Lady Gaga brings the sax solo back to pop music. Where's it been?

Lady Gaga brings the sax solo back to pop music. Where's it been?

Lady Gaga brings the sax solo back to pop music. Where's it been?

Arts, entertainment, and more.
May 23 2011 6:50 AM

Bringing Saxy Back

The sax solo returns to pop music.

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This points to another problem the sax faces today: It has major P.R. issues. The most iconic saxophonist of recent memory is Kenny G.—whose blockbuster, mom-pleasing jams helped the instrument to be seen as the wimpiest weapon in the smooth-jazz arsenal. Elsewhere, saxophones have been woven inextricably into one of life's most unpleasant experiences: waiting for a customer-service rep to pick up the phone.

As is the case with so many trends last seen or heard in the '80s, the saxophone began its return trip to the contemporary mainstream via ironic reclamation. In 2000, the French pop acts Air and Phoenix, devoted to rummaging through déclassé American sounds, decorated tracks with languorous sax parts. More recently, soft-rock-channeling albums by the indie acts Gayngs and Destroyer have featured rippling, florid saxophone solos played with tongue at least partially in cheek. (Less winkingly, Deerhunter, Glasser, and Fleet Foxes have dropped jarring sax blurts into recent songs.)

Katy Perry and Lady Gaga have a different relationship to musical irony than indie acts, because they're pop stars expected to sell lots of records. The eruption of the saxophone into their anthems risks breaking the songs' spells—and yet, somehow, it doesn't. The best way to make sense of how the sax fits into "Edge of Glory" and "T.G.I.F." might be to consider these songs in the context of what the critic Daniel Barrow recently called contemporary pop's defining dynamic, audible in songs like Taio Cruz's "Dynamite" or Jay-Z's "Empire State of Mind": the soar. Barrow defines the soar as "that surge from a dynamically static mid-tempo 4/4 verse to a ramped-up major-key chorus, topped, in the case of female singers, with fountaining melisma; the moment the producer deploys the riff, the synth-gush, the shouted vocal-hook for which the whole of the rest of the song is a mere appendage, a prologue and epilogue that only the chorus validates." (I largely agree with this description, although melisma doesn't have much currency in the kind of songs Barrow is talking about, having been supplanted by more linear phrasing and digital stutter effects.)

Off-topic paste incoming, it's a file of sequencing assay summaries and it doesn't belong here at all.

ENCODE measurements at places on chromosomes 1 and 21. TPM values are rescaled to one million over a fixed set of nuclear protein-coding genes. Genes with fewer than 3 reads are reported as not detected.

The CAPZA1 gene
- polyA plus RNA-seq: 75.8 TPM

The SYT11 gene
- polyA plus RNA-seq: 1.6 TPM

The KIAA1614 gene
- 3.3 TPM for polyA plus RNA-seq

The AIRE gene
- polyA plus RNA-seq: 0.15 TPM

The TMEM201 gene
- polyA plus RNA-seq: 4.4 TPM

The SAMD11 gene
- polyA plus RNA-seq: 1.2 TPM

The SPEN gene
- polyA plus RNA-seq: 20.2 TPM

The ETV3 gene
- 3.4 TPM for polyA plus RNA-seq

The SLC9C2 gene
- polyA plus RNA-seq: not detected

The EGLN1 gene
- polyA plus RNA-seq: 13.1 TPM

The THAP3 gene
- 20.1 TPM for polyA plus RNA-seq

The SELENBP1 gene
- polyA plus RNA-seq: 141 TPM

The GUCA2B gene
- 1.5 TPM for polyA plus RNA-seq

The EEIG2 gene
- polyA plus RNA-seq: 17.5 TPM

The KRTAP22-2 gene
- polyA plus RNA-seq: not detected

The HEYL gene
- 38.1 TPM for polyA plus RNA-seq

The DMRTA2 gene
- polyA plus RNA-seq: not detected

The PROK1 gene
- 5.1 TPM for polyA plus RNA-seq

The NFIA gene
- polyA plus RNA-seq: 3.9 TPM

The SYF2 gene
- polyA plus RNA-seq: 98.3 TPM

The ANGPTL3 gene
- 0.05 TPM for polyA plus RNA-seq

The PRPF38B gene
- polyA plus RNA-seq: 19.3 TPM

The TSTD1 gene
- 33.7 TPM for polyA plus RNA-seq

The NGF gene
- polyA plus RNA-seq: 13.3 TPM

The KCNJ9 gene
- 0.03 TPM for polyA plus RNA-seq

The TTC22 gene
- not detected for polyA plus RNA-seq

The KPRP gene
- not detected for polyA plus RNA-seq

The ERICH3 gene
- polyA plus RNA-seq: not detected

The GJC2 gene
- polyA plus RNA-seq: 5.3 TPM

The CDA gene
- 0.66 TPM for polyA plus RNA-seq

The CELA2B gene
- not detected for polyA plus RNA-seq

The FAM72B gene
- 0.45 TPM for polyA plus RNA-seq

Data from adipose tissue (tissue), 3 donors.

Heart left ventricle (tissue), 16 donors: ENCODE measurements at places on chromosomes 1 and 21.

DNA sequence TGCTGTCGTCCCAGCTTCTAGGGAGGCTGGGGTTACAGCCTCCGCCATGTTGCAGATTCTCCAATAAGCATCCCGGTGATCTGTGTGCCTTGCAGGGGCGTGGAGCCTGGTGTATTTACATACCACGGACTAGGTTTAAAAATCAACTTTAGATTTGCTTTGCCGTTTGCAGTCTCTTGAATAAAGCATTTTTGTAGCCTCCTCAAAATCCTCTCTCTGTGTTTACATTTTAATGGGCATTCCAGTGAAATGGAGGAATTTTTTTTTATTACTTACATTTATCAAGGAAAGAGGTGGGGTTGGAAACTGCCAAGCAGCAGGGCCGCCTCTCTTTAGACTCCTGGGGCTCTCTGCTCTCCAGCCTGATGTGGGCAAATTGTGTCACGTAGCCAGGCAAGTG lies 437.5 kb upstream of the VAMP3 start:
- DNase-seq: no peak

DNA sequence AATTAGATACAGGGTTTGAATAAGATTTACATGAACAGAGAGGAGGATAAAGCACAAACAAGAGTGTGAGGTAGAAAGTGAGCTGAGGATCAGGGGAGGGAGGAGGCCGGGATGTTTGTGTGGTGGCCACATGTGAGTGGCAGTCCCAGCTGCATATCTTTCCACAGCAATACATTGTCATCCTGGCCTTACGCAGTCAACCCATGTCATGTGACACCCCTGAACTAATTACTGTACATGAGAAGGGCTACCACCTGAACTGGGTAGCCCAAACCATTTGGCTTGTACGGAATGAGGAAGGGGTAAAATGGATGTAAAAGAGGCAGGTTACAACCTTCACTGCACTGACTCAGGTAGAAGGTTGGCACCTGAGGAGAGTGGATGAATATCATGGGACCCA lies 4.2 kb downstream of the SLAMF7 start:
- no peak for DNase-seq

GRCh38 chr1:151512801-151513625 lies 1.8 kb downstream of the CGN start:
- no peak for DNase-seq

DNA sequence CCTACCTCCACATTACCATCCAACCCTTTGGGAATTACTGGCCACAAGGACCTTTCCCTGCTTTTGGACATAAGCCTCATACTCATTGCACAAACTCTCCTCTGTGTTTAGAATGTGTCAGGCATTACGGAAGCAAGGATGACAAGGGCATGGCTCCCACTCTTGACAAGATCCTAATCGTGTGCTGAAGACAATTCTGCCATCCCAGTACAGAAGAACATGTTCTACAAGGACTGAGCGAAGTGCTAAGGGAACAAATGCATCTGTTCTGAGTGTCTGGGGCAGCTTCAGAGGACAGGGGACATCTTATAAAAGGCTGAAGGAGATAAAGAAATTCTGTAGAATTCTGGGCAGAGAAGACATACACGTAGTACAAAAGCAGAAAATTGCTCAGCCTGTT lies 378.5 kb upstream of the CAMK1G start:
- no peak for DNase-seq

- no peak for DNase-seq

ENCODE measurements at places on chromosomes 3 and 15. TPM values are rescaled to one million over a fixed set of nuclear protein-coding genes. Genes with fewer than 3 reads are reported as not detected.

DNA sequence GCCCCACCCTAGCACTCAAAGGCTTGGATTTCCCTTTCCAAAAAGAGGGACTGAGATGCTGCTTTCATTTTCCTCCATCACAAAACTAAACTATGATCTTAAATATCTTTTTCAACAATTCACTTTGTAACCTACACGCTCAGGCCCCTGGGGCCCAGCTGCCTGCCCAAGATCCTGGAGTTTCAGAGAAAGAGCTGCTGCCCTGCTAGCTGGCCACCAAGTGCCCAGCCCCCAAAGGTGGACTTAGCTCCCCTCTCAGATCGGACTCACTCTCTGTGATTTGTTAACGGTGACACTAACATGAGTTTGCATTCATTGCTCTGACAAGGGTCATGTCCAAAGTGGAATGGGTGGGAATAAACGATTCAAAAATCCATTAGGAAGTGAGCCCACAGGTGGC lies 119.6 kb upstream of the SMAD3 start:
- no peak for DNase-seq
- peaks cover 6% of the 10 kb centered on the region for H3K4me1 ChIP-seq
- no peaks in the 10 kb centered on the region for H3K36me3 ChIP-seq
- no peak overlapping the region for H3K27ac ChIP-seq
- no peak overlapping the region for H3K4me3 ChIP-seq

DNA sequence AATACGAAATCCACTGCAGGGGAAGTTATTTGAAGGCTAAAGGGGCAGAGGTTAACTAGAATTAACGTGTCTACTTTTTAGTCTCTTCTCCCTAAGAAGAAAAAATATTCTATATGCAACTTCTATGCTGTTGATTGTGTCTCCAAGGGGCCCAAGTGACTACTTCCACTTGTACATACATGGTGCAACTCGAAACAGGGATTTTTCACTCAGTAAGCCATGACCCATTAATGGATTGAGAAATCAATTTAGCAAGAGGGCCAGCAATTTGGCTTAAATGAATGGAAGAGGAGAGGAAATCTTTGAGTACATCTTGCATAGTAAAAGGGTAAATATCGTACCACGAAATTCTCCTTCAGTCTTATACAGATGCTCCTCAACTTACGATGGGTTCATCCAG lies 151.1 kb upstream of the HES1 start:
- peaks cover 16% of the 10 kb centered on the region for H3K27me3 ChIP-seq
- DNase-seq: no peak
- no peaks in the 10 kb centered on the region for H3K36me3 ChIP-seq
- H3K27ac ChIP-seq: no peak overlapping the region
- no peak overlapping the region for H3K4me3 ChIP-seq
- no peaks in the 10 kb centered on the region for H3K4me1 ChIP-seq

The soar is a musical special effect and, like all special effects, it loses oomph with repetition. But it's here that the over-the-top saxophone solo's would-be liability turns out to be its great strength: Gaga's and Perry's songs are all about taking us over the top, after all. Clarence Clemons' solo on "Edge of Glory"—currently No. 3 on the pop charts—is a pyrotechnic device, and if you can't help but chuckle a little at its immodest display, that's fully compatible with the sense of euphoric abandon Gaga is trying to get across. Over the weekend, Gaga was the musical guest on the season finale of Saturday Night Live, where she played a stripped-down piano rendition of "Edge of Glory." The performance featured tons of belting but not one toot of saxophone and, on this score, it felt like an opportunity had been missed. Was Sergio unavailable?

Jonah Weiner is a contributing editor at Rolling Stone and a contributing writer at the New York Times Magazine.